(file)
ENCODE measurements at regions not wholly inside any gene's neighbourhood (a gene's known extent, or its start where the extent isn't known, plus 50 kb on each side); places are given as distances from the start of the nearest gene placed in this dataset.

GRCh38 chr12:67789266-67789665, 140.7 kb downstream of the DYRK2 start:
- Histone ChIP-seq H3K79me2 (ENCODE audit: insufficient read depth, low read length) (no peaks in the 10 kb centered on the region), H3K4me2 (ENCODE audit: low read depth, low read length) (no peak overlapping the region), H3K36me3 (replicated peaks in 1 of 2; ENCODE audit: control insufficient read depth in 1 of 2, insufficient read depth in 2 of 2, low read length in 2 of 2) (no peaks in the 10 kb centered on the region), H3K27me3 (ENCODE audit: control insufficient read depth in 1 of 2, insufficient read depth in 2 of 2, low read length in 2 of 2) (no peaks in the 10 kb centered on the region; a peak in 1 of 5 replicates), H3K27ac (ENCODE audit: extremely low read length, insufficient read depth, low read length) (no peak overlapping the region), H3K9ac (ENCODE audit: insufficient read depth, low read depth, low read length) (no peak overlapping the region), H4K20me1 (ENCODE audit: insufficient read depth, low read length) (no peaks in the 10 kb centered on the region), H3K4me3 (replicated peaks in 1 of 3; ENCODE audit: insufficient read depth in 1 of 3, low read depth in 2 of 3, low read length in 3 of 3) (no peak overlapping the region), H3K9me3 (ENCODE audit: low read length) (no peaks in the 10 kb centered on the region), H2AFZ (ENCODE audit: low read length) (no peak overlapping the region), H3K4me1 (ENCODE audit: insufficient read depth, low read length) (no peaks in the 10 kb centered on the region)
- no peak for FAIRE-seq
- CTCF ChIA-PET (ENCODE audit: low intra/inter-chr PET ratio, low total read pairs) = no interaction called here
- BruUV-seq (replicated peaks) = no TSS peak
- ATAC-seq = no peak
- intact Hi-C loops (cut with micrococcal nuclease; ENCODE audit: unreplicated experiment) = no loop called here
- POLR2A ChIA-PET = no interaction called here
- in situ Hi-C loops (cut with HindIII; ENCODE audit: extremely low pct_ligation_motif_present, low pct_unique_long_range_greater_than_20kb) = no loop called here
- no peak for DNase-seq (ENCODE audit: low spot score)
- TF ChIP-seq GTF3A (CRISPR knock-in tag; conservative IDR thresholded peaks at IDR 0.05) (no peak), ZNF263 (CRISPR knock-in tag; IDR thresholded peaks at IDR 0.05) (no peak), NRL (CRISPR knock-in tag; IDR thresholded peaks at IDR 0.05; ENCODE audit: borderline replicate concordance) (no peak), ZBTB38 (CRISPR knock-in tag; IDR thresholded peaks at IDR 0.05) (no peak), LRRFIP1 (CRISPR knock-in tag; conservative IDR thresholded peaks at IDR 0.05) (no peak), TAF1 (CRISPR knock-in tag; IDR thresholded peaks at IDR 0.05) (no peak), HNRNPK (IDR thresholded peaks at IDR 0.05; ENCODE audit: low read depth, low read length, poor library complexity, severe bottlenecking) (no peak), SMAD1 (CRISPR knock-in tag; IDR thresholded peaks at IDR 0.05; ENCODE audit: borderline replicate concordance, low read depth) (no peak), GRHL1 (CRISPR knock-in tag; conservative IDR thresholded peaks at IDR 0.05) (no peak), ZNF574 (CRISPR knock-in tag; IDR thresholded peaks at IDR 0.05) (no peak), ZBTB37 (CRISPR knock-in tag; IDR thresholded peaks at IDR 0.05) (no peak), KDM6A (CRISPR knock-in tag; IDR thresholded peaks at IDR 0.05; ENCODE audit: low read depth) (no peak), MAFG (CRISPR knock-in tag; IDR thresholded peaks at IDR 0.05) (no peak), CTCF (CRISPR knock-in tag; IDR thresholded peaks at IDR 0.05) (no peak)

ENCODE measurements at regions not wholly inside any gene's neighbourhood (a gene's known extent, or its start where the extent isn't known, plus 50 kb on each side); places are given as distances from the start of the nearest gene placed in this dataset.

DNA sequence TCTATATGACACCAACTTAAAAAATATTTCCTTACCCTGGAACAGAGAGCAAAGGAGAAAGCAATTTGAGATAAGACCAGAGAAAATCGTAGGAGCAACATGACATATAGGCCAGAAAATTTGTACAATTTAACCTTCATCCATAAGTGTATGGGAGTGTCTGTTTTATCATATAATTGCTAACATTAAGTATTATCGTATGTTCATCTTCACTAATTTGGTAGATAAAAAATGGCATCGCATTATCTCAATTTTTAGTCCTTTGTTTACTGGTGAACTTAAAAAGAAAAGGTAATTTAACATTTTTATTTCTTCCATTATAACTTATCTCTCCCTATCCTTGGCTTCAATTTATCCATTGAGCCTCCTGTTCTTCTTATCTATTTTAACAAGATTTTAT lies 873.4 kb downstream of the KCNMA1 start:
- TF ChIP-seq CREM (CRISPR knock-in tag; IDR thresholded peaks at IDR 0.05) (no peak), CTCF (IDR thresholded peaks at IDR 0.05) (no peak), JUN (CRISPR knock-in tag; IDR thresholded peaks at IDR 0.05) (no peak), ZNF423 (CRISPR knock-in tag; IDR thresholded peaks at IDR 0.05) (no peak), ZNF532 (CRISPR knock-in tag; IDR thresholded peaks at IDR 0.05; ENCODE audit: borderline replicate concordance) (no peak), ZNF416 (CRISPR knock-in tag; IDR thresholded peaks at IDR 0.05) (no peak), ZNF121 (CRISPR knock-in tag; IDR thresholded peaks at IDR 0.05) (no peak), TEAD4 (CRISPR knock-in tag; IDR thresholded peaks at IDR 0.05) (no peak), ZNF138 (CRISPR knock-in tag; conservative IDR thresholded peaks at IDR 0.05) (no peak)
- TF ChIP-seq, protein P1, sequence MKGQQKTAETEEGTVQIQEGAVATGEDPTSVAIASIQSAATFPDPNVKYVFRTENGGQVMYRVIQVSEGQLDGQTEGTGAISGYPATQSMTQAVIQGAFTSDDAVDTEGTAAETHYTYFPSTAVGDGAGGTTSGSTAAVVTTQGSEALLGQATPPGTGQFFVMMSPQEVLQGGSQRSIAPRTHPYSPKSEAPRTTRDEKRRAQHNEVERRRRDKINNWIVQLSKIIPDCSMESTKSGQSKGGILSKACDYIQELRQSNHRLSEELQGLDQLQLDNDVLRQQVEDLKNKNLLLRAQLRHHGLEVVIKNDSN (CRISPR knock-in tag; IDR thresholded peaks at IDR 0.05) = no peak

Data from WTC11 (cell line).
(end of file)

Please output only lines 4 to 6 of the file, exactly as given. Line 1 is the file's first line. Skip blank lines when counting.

- no peak for FAIRE-seq
- CTCF ChIA-PET (ENCODE audit: low intra/inter-chr PET ratio, low total read pairs) = no interaction called here
- BruUV-seq (replicated peaks) = no TSS peak